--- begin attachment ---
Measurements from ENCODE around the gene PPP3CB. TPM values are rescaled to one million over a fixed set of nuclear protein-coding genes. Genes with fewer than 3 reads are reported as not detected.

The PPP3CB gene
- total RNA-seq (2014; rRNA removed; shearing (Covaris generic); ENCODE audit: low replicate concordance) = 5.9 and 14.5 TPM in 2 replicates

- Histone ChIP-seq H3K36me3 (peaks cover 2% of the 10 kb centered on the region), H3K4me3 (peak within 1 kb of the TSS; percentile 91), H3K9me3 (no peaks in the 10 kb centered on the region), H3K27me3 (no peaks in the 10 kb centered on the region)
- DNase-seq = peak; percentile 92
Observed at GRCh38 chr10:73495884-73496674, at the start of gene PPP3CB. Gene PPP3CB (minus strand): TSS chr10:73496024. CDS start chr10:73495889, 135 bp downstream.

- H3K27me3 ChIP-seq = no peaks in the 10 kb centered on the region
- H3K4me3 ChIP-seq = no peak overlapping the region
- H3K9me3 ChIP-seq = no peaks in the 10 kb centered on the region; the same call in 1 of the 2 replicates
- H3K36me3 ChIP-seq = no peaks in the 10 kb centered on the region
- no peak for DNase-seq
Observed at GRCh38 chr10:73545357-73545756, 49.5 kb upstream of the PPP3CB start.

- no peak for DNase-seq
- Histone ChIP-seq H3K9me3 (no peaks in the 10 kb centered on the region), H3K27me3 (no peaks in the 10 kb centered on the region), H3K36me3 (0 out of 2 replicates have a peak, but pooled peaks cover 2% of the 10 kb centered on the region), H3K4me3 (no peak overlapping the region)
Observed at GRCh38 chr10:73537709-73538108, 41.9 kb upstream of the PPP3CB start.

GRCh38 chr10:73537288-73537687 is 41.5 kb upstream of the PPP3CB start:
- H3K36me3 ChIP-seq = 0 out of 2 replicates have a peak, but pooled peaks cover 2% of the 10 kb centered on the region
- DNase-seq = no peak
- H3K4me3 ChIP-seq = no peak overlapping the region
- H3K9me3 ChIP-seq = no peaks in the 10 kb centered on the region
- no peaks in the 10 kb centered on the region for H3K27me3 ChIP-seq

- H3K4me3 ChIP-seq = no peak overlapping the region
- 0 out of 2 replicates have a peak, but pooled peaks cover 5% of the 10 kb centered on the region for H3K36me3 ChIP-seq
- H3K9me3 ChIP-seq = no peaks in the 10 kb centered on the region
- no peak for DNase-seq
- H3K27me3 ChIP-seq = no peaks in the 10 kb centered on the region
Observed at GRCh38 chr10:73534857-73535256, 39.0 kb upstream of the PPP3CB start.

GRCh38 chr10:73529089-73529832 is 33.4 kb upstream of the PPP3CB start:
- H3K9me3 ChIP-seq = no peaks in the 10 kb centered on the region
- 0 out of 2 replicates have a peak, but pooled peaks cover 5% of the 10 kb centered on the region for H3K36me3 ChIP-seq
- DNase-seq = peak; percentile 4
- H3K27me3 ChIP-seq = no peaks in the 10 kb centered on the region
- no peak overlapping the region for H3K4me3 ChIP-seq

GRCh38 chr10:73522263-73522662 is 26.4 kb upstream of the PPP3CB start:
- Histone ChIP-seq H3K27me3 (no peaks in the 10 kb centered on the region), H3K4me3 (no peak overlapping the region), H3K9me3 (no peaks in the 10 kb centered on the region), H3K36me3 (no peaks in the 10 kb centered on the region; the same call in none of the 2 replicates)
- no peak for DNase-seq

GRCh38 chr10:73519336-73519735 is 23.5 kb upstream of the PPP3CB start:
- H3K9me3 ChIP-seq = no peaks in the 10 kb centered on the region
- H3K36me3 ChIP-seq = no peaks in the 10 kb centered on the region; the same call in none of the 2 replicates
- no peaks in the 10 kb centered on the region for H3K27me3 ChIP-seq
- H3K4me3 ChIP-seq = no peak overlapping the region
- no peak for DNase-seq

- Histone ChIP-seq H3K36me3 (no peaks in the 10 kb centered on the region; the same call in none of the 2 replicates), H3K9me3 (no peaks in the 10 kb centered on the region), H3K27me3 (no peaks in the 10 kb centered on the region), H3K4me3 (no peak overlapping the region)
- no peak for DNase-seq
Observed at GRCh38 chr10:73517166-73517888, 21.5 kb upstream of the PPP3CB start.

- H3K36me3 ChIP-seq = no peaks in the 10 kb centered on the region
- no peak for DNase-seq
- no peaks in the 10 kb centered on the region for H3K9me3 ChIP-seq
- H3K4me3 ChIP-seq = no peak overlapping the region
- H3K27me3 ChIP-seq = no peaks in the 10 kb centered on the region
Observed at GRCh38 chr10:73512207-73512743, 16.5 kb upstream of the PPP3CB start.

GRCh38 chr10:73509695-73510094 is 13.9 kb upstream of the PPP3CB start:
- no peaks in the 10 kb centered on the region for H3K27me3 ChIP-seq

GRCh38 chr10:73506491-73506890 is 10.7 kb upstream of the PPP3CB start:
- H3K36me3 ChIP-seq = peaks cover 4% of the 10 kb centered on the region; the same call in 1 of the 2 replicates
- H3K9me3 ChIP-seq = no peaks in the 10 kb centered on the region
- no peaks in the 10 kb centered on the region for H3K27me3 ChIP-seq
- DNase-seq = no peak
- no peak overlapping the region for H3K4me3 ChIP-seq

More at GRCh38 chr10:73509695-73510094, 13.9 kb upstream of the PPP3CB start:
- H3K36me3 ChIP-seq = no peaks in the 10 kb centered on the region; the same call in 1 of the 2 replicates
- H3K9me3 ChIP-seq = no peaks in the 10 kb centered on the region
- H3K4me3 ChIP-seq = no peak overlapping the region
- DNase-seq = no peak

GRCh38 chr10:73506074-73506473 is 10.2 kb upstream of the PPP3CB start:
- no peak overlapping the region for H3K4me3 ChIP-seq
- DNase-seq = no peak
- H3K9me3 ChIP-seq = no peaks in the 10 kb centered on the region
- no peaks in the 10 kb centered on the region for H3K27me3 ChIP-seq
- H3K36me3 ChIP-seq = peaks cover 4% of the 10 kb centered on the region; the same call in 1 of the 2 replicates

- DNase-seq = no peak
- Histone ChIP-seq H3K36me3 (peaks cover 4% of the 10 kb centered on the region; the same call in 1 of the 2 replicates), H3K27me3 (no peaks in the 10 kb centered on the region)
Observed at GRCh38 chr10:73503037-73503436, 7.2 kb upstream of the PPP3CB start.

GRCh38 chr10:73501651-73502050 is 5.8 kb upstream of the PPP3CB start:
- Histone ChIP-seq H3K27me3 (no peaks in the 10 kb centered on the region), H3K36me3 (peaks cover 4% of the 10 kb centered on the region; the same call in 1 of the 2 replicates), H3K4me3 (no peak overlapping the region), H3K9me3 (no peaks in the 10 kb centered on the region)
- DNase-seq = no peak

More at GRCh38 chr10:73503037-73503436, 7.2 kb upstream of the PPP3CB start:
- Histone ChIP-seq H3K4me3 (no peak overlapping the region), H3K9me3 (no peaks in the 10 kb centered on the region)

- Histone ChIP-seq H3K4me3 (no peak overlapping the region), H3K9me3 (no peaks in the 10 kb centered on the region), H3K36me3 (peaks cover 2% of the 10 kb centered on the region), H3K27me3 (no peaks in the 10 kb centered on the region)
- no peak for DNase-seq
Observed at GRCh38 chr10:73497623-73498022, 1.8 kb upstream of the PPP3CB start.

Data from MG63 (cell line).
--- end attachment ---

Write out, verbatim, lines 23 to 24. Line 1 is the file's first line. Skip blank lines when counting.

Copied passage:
- 0 out of 2 replicates have a peak, but pooled peaks cover 5% of the 10 kb centered on the region for H3K36me3 ChIP-seq
- H3K9me3 ChIP-seq = no peaks in the 10 kb centered on the region